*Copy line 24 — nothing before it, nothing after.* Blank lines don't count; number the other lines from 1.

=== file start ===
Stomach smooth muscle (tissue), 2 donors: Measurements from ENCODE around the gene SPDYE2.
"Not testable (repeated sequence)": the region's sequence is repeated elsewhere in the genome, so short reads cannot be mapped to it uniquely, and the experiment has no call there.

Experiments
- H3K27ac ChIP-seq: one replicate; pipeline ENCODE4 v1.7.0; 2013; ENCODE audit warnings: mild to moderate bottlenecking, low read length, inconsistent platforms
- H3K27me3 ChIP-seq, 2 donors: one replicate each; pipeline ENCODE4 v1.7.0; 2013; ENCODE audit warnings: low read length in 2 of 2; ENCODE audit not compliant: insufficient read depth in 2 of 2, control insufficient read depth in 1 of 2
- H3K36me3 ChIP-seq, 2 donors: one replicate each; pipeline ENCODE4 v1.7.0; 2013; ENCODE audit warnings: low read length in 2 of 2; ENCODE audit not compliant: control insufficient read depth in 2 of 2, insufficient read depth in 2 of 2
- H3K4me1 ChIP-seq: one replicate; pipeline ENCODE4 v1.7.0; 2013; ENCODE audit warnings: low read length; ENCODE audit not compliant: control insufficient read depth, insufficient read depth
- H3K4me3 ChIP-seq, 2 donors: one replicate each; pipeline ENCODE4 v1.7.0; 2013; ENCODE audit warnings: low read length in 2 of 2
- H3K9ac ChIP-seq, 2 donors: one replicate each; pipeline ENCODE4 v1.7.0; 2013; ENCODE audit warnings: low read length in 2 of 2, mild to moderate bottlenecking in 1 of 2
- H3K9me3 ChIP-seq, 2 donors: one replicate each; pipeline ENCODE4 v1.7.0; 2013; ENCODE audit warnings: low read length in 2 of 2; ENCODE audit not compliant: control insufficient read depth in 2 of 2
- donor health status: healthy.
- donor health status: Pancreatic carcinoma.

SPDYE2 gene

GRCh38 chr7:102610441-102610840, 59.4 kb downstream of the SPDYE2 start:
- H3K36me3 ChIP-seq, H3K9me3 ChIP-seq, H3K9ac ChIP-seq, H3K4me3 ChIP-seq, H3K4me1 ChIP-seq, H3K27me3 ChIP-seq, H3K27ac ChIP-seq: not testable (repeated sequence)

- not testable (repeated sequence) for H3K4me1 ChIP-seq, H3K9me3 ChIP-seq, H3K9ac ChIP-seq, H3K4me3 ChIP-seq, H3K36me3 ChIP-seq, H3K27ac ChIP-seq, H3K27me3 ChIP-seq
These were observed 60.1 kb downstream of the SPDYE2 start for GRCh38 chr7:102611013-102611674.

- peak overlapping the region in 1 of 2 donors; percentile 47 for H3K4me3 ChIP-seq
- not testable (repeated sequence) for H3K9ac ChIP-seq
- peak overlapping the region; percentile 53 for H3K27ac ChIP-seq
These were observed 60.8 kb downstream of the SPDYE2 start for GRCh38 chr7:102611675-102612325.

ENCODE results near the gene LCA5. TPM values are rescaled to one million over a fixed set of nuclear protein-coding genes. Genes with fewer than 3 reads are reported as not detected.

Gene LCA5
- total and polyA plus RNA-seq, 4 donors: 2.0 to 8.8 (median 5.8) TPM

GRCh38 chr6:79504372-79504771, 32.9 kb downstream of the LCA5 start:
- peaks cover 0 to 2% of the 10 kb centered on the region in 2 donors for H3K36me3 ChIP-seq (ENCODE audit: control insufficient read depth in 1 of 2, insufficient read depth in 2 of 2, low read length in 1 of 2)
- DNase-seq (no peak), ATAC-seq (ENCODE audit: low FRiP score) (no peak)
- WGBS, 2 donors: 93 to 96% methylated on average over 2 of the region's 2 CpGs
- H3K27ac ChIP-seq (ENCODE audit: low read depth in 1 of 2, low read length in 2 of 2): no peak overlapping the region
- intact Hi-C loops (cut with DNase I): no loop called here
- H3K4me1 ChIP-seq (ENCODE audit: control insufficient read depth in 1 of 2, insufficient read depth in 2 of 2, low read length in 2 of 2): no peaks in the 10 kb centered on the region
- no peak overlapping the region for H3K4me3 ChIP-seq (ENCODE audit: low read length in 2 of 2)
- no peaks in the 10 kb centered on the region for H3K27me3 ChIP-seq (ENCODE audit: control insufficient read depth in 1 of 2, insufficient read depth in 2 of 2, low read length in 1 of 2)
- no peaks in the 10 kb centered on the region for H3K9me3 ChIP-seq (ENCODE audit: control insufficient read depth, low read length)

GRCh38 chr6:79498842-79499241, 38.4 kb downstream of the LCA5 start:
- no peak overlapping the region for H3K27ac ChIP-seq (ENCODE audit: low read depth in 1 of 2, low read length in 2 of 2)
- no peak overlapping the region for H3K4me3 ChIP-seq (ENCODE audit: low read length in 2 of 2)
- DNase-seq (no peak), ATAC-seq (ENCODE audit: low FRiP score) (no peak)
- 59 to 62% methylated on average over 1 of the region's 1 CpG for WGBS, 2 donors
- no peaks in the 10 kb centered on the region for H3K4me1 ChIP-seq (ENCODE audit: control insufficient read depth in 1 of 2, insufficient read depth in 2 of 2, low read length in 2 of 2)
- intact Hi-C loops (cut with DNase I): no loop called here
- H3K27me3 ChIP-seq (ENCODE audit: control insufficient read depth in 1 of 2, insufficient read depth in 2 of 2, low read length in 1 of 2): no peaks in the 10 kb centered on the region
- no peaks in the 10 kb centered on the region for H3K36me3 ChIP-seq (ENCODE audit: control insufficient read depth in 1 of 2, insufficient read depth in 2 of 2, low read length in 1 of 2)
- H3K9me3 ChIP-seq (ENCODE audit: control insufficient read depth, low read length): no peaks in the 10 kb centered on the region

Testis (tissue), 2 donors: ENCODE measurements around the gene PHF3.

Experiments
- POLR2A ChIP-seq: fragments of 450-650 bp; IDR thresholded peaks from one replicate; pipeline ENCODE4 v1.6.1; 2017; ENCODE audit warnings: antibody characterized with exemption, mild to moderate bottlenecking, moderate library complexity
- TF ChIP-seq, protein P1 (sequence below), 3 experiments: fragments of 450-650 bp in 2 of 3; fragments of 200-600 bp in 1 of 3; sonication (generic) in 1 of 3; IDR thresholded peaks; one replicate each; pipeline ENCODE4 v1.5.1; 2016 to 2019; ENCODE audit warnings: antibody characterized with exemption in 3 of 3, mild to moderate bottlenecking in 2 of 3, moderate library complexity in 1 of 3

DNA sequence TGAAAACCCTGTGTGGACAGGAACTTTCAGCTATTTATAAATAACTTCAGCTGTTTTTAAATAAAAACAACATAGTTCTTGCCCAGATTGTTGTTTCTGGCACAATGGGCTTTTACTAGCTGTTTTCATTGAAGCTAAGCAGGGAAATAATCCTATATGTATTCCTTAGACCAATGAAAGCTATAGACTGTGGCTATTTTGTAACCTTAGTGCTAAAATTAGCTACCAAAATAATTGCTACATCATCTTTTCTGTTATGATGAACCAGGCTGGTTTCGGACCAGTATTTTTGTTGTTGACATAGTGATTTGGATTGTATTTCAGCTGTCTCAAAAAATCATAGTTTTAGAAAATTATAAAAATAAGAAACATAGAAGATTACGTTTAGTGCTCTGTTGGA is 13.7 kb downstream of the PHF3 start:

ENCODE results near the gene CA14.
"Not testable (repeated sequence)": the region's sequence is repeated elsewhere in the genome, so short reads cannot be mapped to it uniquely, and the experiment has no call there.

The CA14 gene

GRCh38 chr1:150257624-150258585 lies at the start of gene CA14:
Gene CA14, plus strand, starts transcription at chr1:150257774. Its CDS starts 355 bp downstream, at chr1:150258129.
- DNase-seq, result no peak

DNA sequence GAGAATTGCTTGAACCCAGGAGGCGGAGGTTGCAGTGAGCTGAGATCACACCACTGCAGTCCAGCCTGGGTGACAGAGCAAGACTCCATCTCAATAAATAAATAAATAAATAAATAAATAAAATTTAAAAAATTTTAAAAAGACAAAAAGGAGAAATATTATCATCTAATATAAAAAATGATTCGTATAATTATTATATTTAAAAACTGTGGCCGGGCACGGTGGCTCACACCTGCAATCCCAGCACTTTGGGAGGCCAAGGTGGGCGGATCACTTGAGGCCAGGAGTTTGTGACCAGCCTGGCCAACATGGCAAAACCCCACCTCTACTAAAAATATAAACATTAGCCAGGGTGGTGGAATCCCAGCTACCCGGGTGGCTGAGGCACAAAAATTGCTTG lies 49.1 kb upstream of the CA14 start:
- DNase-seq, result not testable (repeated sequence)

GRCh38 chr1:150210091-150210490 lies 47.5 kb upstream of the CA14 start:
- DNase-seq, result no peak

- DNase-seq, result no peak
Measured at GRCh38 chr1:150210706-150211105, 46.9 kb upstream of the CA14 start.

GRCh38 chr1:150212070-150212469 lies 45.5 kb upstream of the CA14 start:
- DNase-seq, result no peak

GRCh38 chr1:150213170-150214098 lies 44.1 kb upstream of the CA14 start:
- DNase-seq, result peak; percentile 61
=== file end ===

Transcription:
- total and polyA plus RNA-seq, 4 donors: 2.0 to 8.8 (median 5.8) TPM